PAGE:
If your current employment involves building a sedan for a domestic automaker, there's both good and bad news awaiting you. General Motors is extending summer breaks at certain assembly plants and there may be an opportunity for some workers to extend that time off indefinitely, resulting in the least welcome vacations imaginable.

Stagnating sales and a bloated inventory is forcing GM to lengthen its traditional two-week summer shutdown to as many as five weeks for two U.S. factories, according to union officials. The affected plants are Lordstown Assembly, located in Ohio, and Kansas City's Fairfax Assembly. Lordstown assembles the Chevrolet Cruze while Fairfax is responsible for the midsize Malibu, which has had a horrendous 2017. The Malibu had plenty of company in the doldrums, too. Through May, U.S. car sales were down 11 percent while truck and SUV sales rose by nearly 5 percent, forcing automakers to play favorites.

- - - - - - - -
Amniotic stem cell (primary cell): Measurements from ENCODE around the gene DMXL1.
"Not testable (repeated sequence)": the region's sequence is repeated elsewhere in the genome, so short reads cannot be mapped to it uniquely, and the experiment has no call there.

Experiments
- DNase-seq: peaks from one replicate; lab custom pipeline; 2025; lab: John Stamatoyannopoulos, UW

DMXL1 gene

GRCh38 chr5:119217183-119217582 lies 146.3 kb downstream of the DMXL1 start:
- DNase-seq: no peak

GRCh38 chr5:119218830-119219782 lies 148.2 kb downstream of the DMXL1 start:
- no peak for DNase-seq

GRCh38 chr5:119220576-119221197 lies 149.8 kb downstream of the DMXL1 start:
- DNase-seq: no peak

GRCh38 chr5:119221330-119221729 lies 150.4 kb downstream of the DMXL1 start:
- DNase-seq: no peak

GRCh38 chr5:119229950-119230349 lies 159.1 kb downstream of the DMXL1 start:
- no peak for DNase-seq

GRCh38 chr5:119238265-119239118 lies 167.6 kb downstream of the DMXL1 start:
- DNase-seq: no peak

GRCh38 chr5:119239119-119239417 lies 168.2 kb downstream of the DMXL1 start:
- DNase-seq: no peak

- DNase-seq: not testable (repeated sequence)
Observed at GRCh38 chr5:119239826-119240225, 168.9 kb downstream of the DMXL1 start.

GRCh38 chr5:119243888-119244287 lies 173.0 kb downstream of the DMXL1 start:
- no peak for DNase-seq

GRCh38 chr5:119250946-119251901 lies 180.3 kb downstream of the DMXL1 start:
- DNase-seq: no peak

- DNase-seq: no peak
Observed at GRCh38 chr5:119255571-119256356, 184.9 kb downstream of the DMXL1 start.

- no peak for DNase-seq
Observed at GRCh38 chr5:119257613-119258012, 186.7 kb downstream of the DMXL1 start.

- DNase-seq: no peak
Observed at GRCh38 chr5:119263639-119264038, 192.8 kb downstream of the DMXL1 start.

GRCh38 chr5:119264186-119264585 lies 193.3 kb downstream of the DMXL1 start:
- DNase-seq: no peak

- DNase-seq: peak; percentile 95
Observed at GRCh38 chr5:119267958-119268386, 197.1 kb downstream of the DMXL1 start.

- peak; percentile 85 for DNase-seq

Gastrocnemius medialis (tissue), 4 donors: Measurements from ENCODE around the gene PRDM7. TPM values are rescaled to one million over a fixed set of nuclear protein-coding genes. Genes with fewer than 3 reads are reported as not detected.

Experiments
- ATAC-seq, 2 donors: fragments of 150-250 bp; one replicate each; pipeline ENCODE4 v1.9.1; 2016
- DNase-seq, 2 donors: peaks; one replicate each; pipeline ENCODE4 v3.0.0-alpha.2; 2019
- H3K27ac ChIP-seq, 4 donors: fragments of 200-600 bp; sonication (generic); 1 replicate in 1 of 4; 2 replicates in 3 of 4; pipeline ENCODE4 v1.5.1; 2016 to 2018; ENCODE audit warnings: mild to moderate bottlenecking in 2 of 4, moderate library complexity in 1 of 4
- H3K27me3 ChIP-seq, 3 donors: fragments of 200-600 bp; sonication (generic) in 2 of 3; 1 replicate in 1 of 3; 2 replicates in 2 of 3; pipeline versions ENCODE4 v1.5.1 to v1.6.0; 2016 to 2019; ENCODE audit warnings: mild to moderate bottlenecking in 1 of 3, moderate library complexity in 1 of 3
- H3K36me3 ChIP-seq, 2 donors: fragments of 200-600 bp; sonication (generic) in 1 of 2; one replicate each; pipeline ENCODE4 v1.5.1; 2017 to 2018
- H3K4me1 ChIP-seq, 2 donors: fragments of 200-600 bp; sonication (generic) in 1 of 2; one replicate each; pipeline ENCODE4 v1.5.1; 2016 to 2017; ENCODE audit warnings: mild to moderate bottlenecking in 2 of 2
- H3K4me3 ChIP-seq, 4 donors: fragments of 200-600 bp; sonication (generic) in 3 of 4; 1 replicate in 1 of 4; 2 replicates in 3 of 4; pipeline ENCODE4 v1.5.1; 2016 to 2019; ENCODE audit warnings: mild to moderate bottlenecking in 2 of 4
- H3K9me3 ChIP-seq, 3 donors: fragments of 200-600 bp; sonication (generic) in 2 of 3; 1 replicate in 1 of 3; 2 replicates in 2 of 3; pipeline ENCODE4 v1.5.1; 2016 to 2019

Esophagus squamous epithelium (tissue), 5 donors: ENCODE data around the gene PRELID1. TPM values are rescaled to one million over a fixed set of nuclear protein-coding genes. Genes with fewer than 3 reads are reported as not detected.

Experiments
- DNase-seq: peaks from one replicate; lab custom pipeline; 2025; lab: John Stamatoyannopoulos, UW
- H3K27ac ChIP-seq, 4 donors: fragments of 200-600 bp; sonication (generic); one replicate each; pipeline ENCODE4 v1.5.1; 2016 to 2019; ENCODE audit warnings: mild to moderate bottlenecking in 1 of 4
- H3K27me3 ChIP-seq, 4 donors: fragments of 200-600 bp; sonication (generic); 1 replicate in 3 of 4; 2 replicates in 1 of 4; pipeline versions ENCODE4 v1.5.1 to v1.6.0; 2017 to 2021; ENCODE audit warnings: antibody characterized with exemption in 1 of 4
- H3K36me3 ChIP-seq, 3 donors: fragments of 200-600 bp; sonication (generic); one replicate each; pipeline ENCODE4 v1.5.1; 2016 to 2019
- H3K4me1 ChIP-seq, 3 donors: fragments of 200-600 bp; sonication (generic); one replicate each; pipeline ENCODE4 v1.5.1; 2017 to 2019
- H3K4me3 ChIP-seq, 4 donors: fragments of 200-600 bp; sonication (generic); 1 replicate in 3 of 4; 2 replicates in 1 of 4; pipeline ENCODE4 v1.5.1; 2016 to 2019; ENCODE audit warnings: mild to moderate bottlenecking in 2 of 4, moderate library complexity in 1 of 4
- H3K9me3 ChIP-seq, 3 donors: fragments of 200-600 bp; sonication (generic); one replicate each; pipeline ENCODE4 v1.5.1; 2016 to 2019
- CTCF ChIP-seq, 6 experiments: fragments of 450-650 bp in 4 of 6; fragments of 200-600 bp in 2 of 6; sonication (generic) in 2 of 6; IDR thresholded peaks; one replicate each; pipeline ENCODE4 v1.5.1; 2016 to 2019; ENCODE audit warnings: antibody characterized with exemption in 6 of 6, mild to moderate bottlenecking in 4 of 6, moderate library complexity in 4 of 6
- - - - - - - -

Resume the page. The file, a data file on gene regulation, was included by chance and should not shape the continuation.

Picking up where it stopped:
Speaking to The Wall Street Journal, United Auto Workers Local 31 president Vicky Hale claimed the Kansas City plant could be idled for up to five weeks, with job cuts likely to follow. Robert Morales, president of the Lordstown union, said his factory will stop production for the last two weeks in June, followed by another three weeks in July.

"It's just to align with market demand, that's all," he explained on Wednesday.

After seven years of relatively consistent growth, overall demand for vehicles is slowing. Total U.S. deliveries are down 2 percent for May and industry analysts are suggesting 2017 won't surpass 17.2 million units. Any expectation of topping last year's record 17.5 million deliveries is now unrealistic - even if there are jobs depending on high sales volume.

The Lordstown plant, which saw a third shift cut at the beginning of the year due to lowered demand, employs roughly 3,000 workers. The Fairfax plant has about 3,500 workers. Hopefully, those numbers are unchanged after next month.